Saxophonist Archie Shepp, who will perform at 8 tonight in the Grand Ballroom of the University of Maryland Student Union Building, was surrounded by controversy in the '60s because of his strident advocacy of mixing music and black power politics. Now, in the '80s, he is a tenured, full professor at the University of Massachusetts.

"I didn't have a steady job then," Shepp said recently from his home in Amherst. "But I still have the same ideas, the same commitment. It's integral to my point of view that African-American music is the basis of the Negro's cultural experience here in the United States and that there are many social, political and economic implications to this music."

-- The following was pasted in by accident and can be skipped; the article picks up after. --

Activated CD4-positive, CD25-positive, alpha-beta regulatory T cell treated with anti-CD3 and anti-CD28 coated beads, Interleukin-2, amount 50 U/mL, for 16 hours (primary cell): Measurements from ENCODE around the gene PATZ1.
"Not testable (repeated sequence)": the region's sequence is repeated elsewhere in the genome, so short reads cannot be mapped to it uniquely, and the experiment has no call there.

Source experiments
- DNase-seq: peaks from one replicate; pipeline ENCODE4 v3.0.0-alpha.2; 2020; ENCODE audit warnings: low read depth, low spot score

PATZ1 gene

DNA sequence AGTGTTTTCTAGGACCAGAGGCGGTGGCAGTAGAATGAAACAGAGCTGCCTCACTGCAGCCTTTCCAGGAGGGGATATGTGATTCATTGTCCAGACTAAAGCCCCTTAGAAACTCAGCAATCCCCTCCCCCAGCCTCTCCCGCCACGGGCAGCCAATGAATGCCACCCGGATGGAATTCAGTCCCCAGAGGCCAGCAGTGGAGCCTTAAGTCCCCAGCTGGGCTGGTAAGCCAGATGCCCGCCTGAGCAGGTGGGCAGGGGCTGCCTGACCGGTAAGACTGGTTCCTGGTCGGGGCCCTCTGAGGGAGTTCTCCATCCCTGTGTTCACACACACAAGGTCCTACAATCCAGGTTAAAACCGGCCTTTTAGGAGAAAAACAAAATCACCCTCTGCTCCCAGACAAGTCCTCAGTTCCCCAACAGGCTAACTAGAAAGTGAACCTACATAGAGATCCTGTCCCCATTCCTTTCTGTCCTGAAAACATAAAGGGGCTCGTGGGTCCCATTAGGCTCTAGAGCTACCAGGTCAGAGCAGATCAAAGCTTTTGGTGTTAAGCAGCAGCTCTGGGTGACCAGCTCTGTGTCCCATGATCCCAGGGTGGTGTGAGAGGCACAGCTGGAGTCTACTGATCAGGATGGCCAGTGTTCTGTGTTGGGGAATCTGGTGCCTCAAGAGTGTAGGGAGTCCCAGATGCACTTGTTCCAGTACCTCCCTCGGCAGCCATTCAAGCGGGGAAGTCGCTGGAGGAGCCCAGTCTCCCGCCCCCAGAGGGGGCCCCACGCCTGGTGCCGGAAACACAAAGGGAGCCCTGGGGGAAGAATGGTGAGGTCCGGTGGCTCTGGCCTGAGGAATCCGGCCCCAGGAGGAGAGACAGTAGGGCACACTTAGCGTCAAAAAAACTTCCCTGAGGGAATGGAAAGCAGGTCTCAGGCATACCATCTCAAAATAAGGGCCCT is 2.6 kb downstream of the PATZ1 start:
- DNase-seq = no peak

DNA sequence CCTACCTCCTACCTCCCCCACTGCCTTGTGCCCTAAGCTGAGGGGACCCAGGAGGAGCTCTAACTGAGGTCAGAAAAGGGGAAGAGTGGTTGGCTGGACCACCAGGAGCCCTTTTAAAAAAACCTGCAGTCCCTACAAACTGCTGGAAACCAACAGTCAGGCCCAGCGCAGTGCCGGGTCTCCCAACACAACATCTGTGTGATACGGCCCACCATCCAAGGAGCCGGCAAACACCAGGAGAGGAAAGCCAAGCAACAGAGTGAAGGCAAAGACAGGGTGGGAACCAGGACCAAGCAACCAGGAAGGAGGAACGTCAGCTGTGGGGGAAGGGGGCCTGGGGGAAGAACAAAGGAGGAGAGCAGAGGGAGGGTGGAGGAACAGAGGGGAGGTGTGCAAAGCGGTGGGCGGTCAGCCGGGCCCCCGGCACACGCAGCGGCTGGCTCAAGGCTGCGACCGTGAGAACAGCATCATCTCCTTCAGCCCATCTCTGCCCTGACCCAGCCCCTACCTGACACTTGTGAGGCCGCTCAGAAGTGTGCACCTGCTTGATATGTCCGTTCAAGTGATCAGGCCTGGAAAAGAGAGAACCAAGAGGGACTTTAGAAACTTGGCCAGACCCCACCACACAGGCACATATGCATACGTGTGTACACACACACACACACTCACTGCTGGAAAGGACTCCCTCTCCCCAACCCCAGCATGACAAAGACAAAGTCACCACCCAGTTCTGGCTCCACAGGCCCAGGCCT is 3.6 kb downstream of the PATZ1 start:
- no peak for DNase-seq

As for his students, "Some are there obviously because of your reputation, and they just want to see what you look like; and some have a 'show me' attitude because they don't expect a professional Negro musician would have much to say in an academic context outside of telling jokes. Others are quite sincere and take a serious interest in the music."

Shepp will appear as soloist with the University of Maryland Jazz Ensemble performing compositions by John Coltrane and Don Sebesky and a new work, "Birdmen," by George Ross, the ensemble's director. For information call 454-4546.